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ACRL / STS Scholarly Communication Committee (Science and Technology Section) Committee

In: ACRL STS (Science and Technology Section), Scholarly Communication
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Discussion ALL STS SCI POST: NEW LOCATION

by Raymond Pun on Sun, Mar 11, 2018 at 01:54 pm

All past and current posts have been migrated to this page: https://acrl.libguides.com/scipost

This site will act as a repository/archive.

Discussion This is a Scholarly Communications Investigations (SCI) post! Social Networking Sites for Researchers

by Raymond Pun on Wed, Dec 7, 2016 at 12:26 pm

This is a Scholarly Communications Investigations (SCI) post! 

By bringing you these posts, the STS Scholarly Communications Committee hopes to promote discussion and facilitate the professional development of STS members in the broad area of scholarly communications. The posts are written by our committee members (or volunteers from the STS librarian community) and automatically archived on the STS discussion list archive. 

This is a Scholarly Communications Investigations (SCI) post! 

By bringing you these posts, the STS Scholarly Communications Committee hopes to promote discussion and facilitate the professional development of STS members in the broad area of scholarly communications. The posts are written by our committee members (or volunteers from the STS librarian community) and automatically archived on the STS discussion list archive. 

We are indebted to the STS Discovery & Access Committee and their “Inside Science Resources” initiative for inspiring our SCI Project! 

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Today, there are growing numbers of social networking sites available for researchers to share their research. From Mendeley to Academia.edu to ResearchGate, these sites allow users to:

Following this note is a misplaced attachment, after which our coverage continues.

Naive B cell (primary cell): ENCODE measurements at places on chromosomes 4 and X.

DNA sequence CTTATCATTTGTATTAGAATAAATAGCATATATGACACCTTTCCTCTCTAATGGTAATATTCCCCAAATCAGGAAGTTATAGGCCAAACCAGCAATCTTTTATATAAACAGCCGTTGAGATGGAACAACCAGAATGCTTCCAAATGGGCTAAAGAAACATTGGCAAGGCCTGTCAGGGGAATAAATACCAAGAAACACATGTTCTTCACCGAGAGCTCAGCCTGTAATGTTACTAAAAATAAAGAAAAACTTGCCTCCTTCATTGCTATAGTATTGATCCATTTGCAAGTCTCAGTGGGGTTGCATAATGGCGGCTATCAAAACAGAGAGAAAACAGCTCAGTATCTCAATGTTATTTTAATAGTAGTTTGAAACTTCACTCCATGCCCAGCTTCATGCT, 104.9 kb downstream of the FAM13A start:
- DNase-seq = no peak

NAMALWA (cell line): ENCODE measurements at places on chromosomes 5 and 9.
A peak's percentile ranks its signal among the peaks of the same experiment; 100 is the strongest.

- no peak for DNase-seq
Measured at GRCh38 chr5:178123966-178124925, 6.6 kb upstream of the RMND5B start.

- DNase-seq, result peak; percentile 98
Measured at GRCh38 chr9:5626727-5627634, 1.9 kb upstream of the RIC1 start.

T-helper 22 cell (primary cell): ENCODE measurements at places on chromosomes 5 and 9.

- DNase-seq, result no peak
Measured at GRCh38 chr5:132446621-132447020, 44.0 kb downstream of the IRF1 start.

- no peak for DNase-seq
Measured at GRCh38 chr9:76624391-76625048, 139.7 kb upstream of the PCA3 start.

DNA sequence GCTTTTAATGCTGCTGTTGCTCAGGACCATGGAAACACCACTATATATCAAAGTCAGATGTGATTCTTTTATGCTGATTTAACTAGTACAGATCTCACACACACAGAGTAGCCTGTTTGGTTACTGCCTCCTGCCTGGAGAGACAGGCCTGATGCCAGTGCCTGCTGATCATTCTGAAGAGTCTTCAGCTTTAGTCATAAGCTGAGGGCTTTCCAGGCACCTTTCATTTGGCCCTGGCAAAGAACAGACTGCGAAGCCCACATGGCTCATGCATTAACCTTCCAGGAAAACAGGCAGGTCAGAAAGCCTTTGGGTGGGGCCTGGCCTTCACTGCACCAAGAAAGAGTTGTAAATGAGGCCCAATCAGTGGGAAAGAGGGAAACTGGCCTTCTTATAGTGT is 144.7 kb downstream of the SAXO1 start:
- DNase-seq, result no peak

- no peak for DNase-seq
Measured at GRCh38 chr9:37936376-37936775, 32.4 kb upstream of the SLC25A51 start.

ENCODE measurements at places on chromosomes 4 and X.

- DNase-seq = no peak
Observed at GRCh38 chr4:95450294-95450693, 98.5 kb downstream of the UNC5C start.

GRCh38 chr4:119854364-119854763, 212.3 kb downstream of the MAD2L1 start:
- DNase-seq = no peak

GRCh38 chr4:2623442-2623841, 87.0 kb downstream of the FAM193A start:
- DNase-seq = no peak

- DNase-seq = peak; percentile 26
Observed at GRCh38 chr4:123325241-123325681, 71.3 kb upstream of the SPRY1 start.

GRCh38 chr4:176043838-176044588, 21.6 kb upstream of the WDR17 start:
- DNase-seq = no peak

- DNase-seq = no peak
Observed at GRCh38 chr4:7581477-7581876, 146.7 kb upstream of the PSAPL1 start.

1. Disseminate research to the web which can lead to branding and visibility of one's own research in a particular field. This can also lead to an increase in readership and citation counts as well.

2. Discover new research topics or find specific research papers that can be available through these sites. Users of these social media resources can share ideas, collaborate with new colleagues on similar topics of interest and foster an online community in these research areas.

Similar to Facebook, LinkedIn and Twitter, they support the process of sharing and promoting one's activities. However, Academia.edu, ResearchGate and similar sites focus on supporting and disseminating research content with specific features for academic purposes. They are free sites with no academic affiliations, and encourage interactions between scholars from around the world.

Here are some highlights for two popular social networking sites for researchers: Academia.edu and ResearchGate: 

Academia.edu- is a free site that serves almost like a repository. Although it has a ".edu" at the end, it is a commercial enterprise and not an educational institution site. Users can create a profile, account, a university affiliation and upload or download papers from other profile pages. If papers are not uploaded, one can request to have the paper sent by the author/contributor. The site can also keep track of how many times the paper has been downloaded. One interesting aspect of this site is that it keeps track of visitors who have seen your profile and indicates where they are coming from. This kind of tracking can demonstrate how your work can be disseminated across different parts of the world. The site is much more used by humanities scholars.

ResearchGate- is a free site that users can create an account to upload their papers into the site. Like Academia.edu, it also allows users to find and download other papers if they have been uploaded. The site can also keep track of how many times your profile has been viewed; how many times your papers have been read and cited. The citation tracking can be useful to find out which papers have cited your work and you can go directly into the scholar's account if they have one. Once an unpublished work has been uploaded, the site can generate a DOI (Digital Object Identifier) which can allow users to find the source of the work online more easily and readily. So far only ResearchGate has this feature. The site is much more used by scientists and social scientists.